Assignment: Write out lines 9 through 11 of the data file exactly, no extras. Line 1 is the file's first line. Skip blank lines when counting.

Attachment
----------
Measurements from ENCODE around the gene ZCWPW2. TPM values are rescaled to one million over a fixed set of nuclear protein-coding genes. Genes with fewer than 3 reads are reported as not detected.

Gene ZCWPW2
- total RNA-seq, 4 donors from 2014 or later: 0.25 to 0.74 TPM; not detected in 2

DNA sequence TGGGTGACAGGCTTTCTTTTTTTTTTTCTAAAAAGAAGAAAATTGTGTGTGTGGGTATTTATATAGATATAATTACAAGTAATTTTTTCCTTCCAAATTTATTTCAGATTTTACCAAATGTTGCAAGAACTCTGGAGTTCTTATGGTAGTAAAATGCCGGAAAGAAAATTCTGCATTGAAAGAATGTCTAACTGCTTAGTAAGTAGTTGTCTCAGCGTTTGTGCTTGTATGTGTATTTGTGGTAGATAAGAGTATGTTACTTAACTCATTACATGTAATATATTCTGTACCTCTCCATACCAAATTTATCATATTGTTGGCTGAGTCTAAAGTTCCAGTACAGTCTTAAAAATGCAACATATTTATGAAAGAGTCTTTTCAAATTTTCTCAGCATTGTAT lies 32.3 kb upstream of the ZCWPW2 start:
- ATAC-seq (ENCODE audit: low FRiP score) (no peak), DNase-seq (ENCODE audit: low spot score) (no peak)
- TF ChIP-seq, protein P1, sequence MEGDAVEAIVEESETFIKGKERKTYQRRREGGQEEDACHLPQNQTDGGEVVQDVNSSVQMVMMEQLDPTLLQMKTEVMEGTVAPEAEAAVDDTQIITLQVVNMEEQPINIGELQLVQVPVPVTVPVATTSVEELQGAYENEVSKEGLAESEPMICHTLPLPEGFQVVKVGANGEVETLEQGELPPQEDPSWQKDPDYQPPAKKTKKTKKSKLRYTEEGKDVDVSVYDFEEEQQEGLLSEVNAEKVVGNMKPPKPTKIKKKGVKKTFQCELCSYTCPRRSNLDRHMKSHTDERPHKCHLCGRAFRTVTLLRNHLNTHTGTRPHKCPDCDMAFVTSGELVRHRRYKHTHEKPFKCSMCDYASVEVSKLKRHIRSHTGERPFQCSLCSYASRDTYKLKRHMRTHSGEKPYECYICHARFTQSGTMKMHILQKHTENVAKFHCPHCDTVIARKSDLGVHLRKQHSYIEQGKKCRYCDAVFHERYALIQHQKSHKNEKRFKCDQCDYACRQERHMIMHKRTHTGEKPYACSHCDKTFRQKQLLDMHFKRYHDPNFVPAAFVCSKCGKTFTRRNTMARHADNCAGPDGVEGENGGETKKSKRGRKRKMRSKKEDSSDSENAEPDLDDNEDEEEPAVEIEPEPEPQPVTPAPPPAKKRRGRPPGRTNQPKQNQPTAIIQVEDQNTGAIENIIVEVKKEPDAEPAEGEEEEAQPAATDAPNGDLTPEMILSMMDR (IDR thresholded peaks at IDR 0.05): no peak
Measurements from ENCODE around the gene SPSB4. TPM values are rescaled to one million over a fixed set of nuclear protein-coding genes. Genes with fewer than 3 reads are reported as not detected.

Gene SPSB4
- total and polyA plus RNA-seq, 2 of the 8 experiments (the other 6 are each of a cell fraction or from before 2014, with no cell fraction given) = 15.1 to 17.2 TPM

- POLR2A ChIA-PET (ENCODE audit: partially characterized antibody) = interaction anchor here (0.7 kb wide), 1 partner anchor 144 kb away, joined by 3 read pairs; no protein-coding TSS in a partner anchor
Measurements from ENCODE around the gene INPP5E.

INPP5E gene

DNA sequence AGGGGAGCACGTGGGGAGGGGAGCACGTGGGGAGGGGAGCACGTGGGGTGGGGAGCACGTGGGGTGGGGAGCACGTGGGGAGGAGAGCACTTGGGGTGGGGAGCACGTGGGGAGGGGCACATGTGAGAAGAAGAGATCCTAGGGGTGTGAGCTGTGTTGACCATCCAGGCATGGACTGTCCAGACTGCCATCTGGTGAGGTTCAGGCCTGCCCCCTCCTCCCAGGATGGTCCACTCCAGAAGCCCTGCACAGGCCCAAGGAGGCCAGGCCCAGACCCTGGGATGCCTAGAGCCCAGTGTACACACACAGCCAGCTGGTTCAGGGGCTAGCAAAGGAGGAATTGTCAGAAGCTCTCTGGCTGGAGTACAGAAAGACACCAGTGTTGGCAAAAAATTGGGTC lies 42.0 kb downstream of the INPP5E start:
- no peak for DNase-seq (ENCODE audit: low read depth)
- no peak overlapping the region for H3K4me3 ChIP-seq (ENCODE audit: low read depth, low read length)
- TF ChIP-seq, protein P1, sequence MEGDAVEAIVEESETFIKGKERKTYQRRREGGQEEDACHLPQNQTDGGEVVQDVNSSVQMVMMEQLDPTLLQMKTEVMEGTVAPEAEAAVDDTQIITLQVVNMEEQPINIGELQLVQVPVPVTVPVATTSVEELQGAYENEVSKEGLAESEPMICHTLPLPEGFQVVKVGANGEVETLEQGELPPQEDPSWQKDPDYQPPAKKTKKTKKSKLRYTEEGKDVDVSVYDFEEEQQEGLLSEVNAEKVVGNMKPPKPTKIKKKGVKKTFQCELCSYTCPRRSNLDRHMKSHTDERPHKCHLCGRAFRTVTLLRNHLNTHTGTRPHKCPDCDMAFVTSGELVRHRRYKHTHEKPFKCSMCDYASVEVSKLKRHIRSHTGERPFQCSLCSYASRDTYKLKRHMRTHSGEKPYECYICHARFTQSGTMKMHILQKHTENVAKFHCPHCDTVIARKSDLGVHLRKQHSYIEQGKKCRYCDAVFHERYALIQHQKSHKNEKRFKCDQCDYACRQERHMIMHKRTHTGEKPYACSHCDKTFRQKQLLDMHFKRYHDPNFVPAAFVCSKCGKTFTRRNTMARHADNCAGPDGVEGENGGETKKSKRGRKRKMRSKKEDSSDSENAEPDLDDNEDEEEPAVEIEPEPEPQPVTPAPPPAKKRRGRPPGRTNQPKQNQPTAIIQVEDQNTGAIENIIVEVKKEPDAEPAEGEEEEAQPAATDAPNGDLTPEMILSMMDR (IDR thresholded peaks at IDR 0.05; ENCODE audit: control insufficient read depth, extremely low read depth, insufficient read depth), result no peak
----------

- total and polyA plus RNA-seq, 2 of the 8 experiments (the other 6 are each of a cell fraction or from before 2014, with no cell fraction given) = 15.1 to 17.2 TPM

- POLR2A ChIA-PET (ENCODE audit: partially characterized antibody) = interaction anchor here (0.7 kb wide), 1 partner anchor 144 kb away, joined by 3 read pairs; no protein-coding TSS in a partner anchor
Measurements from ENCODE around the gene INPP5E.